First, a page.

I bought a place back in September and had just this week gotten things mostly settled. Then today some people knocked on my door. I opened, and there were 3 men, 2 women and baby. It sounded like the makings of some kind of movie sequel, but not the kind I wanted to be in the center of.
They said they had called earlier and wanted to see the place.
Well that’s interesting, I thought. For one, I'm under the age of 30 and so have never had an actual land line telephone for someone to call me on. For another, this must be the sign of a wet wear malfunction since I had no recollection of putting the place up for sale.
They showed me the sheet which had my address and picture of the place on it. I silently noted how the "asking price" was $15,000 more than what I paid. I informed them I had no interest in this many roommates and that they try some of the other places down the street.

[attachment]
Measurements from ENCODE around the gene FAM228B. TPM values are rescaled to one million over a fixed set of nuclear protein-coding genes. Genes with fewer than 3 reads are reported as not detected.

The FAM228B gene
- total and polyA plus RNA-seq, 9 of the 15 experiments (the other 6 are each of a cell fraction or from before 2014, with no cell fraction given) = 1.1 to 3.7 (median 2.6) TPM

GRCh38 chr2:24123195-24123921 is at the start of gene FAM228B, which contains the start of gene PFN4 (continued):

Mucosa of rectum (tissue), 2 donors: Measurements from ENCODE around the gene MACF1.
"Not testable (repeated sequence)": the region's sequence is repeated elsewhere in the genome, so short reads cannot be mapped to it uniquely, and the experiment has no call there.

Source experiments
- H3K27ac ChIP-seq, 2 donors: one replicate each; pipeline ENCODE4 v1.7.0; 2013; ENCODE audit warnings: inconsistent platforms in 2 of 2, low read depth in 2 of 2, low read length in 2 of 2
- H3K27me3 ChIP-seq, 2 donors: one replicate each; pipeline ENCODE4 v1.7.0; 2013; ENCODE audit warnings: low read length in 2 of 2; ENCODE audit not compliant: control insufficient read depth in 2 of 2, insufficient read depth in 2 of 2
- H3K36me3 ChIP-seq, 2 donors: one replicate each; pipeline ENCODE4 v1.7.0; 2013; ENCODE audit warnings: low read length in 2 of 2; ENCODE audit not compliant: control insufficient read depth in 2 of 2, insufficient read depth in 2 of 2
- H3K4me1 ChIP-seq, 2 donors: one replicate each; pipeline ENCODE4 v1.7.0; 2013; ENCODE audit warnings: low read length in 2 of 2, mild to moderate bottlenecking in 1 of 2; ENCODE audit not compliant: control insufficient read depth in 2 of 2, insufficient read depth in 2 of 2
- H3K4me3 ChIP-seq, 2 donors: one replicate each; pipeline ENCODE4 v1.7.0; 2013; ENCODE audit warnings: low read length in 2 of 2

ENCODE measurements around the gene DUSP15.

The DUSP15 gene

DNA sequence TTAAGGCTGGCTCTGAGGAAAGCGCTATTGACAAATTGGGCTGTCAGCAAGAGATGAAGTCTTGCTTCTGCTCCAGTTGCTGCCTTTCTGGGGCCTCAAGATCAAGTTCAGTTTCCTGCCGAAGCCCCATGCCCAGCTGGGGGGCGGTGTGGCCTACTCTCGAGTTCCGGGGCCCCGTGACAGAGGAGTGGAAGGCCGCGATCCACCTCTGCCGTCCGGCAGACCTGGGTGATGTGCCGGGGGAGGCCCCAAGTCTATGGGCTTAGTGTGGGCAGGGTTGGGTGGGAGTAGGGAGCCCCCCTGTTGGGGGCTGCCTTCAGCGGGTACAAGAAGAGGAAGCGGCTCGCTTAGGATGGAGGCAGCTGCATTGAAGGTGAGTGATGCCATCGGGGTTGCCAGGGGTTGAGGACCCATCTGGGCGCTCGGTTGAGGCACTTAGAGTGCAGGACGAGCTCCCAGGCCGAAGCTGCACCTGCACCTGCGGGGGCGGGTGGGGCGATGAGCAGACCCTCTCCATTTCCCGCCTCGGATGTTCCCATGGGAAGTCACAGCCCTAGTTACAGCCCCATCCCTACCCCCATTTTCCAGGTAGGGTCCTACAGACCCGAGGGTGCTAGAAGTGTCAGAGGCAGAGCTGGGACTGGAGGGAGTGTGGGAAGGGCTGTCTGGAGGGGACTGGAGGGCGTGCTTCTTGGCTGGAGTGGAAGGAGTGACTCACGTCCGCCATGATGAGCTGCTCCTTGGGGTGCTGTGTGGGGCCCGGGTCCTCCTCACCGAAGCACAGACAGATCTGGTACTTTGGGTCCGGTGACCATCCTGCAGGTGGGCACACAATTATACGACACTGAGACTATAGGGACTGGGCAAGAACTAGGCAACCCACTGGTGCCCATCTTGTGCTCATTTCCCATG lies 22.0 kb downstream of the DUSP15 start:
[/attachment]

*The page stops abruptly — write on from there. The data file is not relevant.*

I went back to my room and hopped on the source of all true information: the Internet. But it failed, or at least lied, since Realtor.com and Zillow.com both show the place as sold at the price I paid.
But the question still picks at my brain. What database hasn’t been notified that the house has sold? And what program (or person) increased the listing price?
I think a human error is more likely than a computer bug in this case, but the consequences of a computer bug would have had the same effect: people showing up at my door wondering why there was still furniture in the place. A software error manifesting itself in the physical world, now that’s a creepy thought.
Which is why I’m very glad I don’t work in any kind of mapping software, where that mistake in code makes the computer call out “turn left” and suddenly you’re not in Kansas anymore. We don’t need walking metal later to be governors with machine guns from the future to kill us all, just write a virus that invades MapQuest and let people do themselves in.
Oh, and who the hell did they talk to?